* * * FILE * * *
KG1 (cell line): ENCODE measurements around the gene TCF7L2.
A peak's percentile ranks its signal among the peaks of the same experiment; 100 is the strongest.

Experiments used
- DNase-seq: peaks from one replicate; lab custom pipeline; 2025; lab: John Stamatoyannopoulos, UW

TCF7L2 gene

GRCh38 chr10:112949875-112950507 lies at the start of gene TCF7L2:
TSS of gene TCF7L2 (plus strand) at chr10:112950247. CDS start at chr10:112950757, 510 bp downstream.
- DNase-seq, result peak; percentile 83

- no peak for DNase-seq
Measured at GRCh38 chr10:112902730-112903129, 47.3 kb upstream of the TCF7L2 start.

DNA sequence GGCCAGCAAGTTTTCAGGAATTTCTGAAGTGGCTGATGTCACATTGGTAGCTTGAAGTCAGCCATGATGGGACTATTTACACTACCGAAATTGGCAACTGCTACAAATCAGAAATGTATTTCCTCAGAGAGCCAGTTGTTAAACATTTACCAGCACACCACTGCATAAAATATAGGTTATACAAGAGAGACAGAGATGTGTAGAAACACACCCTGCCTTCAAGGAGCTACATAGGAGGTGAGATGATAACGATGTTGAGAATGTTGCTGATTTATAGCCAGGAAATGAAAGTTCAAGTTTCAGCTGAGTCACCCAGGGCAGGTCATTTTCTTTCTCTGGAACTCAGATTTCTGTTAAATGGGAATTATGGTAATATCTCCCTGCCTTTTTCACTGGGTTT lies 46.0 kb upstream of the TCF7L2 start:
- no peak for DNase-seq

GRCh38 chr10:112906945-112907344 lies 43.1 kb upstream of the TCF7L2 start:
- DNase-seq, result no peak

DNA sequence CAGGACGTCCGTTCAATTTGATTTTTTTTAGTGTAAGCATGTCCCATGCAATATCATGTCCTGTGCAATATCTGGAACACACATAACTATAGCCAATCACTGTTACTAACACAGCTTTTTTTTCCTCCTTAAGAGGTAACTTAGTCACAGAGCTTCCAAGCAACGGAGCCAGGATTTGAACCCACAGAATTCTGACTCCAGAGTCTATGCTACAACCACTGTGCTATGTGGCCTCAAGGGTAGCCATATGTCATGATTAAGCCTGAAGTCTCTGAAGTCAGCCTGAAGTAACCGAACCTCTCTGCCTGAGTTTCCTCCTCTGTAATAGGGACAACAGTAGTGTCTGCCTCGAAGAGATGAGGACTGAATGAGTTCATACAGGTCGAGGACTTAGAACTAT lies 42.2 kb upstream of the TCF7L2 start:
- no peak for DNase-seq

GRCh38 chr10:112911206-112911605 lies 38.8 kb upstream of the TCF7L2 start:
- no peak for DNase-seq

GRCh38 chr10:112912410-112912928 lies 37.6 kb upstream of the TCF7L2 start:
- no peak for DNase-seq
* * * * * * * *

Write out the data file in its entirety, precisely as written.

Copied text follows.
KG1 (cell line): ENCODE measurements around the gene TCF7L2.
A peak's percentile ranks its signal among the peaks of the same experiment; 100 is the strongest.

Experiments used
- DNase-seq: peaks from one replicate; lab custom pipeline; 2025; lab: John Stamatoyannopoulos, UW

TCF7L2 gene

GRCh38 chr10:112949875-112950507 lies at the start of gene TCF7L2:
TSS of gene TCF7L2 (plus strand) at chr10:112950247. CDS start at chr10:112950757, 510 bp downstream.
- DNase-seq, result peak; percentile 83

- no peak for DNase-seq
Measured at GRCh38 chr10:112902730-112903129, 47.3 kb upstream of the TCF7L2 start.

DNA sequence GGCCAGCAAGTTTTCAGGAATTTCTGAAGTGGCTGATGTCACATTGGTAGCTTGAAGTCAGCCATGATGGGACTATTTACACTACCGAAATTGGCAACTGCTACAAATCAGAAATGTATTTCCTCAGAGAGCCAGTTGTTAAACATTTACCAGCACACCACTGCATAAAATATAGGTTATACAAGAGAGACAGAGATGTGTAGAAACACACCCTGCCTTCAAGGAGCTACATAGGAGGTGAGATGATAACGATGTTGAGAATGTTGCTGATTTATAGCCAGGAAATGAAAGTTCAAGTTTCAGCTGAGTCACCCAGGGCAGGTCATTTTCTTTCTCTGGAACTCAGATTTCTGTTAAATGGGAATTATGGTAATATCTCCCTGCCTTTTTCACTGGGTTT lies 46.0 kb upstream of the TCF7L2 start:
- no peak for DNase-seq

GRCh38 chr10:112906945-112907344 lies 43.1 kb upstream of the TCF7L2 start:
- DNase-seq, result no peak

DNA sequence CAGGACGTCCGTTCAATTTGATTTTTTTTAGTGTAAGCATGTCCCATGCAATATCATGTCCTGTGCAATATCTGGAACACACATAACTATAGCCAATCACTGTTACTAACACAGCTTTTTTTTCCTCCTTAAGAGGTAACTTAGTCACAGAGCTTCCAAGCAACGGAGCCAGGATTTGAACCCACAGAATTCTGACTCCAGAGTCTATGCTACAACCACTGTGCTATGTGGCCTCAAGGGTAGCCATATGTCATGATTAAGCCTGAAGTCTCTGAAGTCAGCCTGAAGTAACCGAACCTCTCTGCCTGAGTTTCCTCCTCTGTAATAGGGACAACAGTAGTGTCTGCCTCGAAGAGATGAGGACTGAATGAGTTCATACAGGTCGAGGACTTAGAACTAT lies 42.2 kb upstream of the TCF7L2 start:
- no peak for DNase-seq

GRCh38 chr10:112911206-112911605 lies 38.8 kb upstream of the TCF7L2 start:
- no peak for DNase-seq

GRCh38 chr10:112912410-112912928 lies 37.6 kb upstream of the TCF7L2 start:
- no peak for DNase-seq